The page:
People with hidden disabilities like autism, dementia or ADHD can now travel a little easier after Wellington Airport launched a new initiative to discreetly let staff know when a person may need extra help.
Anyone passing through the Airport can now request a special lanyard, which is green with sunflowers and will help staff assist those who may need extra care.
The lanyard is entirely voluntary and will indicate when a passenger may need more time to process information or need clear verbal instructions as it can be difficult to understand facial expressions or body language.
It will help those that have trouble reading departure or boarding signs, and those who need to always stay with family or friends.
Seventeen-year-old Jesse Auelua has autism and his mother Tessa Auelua said for their family the new sunflower lanyard will be a huge help when they fly.
"Jesse moves about very slowly and this can be particularly challenging and noticeable in situations like security when people are in a rush to get to their plane. Wearing the lanyard will give us a discreet way to let people know there is a reason Jesse is taking so long, which will make it less stressful for all of us."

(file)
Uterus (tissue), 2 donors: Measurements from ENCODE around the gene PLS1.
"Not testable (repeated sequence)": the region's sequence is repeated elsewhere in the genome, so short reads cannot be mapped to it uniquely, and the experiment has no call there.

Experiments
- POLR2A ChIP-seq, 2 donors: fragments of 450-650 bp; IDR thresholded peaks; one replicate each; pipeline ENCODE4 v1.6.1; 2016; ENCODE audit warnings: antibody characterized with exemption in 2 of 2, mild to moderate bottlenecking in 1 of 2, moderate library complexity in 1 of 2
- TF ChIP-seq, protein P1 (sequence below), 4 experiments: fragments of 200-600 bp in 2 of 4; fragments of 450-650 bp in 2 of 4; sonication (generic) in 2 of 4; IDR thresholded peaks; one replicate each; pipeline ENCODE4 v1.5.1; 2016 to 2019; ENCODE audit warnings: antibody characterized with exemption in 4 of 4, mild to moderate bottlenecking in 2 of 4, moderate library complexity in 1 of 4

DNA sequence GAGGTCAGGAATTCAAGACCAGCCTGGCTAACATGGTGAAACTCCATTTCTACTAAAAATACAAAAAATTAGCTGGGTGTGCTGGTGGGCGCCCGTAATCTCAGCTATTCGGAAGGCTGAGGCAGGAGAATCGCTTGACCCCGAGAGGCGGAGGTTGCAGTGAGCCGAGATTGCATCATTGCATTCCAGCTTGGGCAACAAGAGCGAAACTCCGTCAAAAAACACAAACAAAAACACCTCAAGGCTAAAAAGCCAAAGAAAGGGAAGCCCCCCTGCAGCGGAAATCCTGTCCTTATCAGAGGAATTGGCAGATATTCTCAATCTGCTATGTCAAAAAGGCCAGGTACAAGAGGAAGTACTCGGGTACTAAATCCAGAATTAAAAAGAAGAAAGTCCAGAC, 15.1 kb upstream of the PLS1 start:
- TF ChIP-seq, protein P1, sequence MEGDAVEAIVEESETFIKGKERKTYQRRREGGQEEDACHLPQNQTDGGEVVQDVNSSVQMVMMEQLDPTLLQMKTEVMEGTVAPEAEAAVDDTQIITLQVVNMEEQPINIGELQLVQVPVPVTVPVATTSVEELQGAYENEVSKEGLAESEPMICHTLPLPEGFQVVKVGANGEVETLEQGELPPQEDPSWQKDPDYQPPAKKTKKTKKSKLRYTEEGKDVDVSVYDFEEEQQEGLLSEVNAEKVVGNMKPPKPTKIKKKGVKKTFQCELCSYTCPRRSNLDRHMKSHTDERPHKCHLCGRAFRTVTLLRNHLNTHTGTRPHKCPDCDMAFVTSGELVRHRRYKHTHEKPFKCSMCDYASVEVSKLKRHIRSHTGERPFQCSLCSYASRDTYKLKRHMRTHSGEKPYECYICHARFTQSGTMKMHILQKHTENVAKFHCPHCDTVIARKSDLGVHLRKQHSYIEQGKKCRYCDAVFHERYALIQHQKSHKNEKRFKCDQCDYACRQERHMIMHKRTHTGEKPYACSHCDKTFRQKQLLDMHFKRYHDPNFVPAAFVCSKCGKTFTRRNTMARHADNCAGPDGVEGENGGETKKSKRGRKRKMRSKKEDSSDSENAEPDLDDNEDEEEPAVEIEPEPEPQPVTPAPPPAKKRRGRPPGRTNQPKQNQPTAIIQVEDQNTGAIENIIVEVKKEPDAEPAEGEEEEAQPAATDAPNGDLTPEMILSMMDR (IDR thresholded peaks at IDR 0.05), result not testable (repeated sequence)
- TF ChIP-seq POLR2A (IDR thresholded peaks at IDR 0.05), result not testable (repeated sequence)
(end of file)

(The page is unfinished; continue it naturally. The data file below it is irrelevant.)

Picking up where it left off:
Wellington Airport is the first airport in New Zealand to launch the Hidden Disability initiative, which was first introduced in the UK and is gradually being rolled out globally.
The move was created in partnership with Autism New Zealand, which has also helped train staff in how to assist people who may need support.
Chief executive Dane Dougan said the lanyards will ensure the community feels confident and comfortable when travelling through the airport, which can be a time of heightened stress.
"For many people, autism isn't apparent, which means creating understanding and awareness of their personal needs can be difficult. The lanyards are an instantaneous indication of a person's needs, and we are confident they will improve the airport experience for our community."
He said minimising uncertainty was a key part of training with frontline staff and having the lanyard means if someone is looking a bit anxious there will be people there that know how to help them.
"The more places that we can create less stress, and less anxiety, the better."
Wellington Airport head of operations Matthew Palliser said airports are busy environments that can be stressful for some travellers, particularly for those with disabilities.
"The new lanyard initiative will make it much easier for our staff to recognise when passengers may need extra help and we hope it will ensure all travellers have a positive experience at Wellington Airport."
Flying through the Airport with a hidden disability?
Sunflower lanyards are available by emailing email@example.com.
Passengers should get in touch at least one week before they fly.